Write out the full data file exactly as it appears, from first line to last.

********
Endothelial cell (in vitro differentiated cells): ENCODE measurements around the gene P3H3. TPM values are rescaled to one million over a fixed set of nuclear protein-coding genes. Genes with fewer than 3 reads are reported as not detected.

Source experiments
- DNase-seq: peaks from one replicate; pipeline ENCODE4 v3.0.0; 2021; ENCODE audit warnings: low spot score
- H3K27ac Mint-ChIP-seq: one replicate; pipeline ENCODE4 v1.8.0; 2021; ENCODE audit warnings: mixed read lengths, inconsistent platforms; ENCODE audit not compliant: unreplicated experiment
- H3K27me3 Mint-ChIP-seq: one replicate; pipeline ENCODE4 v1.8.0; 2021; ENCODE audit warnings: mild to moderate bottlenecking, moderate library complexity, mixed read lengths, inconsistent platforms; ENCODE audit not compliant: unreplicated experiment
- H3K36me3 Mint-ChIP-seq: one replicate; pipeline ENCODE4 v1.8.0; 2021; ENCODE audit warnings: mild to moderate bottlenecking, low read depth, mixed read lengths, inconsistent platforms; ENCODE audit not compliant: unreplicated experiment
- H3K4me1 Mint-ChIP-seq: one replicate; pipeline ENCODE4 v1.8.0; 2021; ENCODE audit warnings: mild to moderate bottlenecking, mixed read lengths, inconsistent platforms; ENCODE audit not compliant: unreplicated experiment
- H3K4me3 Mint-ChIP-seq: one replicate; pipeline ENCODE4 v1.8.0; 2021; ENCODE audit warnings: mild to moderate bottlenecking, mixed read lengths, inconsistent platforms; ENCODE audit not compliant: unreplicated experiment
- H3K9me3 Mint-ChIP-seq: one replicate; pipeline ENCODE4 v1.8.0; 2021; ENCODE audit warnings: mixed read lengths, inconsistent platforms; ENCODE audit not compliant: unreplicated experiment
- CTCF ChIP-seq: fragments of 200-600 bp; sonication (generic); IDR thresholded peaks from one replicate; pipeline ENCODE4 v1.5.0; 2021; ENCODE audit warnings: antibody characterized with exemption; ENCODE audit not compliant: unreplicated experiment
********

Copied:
Endothelial cell (in vitro differentiated cells): ENCODE measurements around the gene P3H3. TPM values are rescaled to one million over a fixed set of nuclear protein-coding genes. Genes with fewer than 3 reads are reported as not detected.

Source experiments
- DNase-seq: peaks from one replicate; pipeline ENCODE4 v3.0.0; 2021; ENCODE audit warnings: low spot score
- H3K27ac Mint-ChIP-seq: one replicate; pipeline ENCODE4 v1.8.0; 2021; ENCODE audit warnings: mixed read lengths, inconsistent platforms; ENCODE audit not compliant: unreplicated experiment
- H3K27me3 Mint-ChIP-seq: one replicate; pipeline ENCODE4 v1.8.0; 2021; ENCODE audit warnings: mild to moderate bottlenecking, moderate library complexity, mixed read lengths, inconsistent platforms; ENCODE audit not compliant: unreplicated experiment
- H3K36me3 Mint-ChIP-seq: one replicate; pipeline ENCODE4 v1.8.0; 2021; ENCODE audit warnings: mild to moderate bottlenecking, low read depth, mixed read lengths, inconsistent platforms; ENCODE audit not compliant: unreplicated experiment
- H3K4me1 Mint-ChIP-seq: one replicate; pipeline ENCODE4 v1.8.0; 2021; ENCODE audit warnings: mild to moderate bottlenecking, mixed read lengths, inconsistent platforms; ENCODE audit not compliant: unreplicated experiment
- H3K4me3 Mint-ChIP-seq: one replicate; pipeline ENCODE4 v1.8.0; 2021; ENCODE audit warnings: mild to moderate bottlenecking, mixed read lengths, inconsistent platforms; ENCODE audit not compliant: unreplicated experiment
- H3K9me3 Mint-ChIP-seq: one replicate; pipeline ENCODE4 v1.8.0; 2021; ENCODE audit warnings: mixed read lengths, inconsistent platforms; ENCODE audit not compliant: unreplicated experiment
- CTCF ChIP-seq: fragments of 200-600 bp; sonication (generic); IDR thresholded peaks from one replicate; pipeline ENCODE4 v1.5.0; 2021; ENCODE audit warnings: antibody characterized with exemption; ENCODE audit not compliant: unreplicated experiment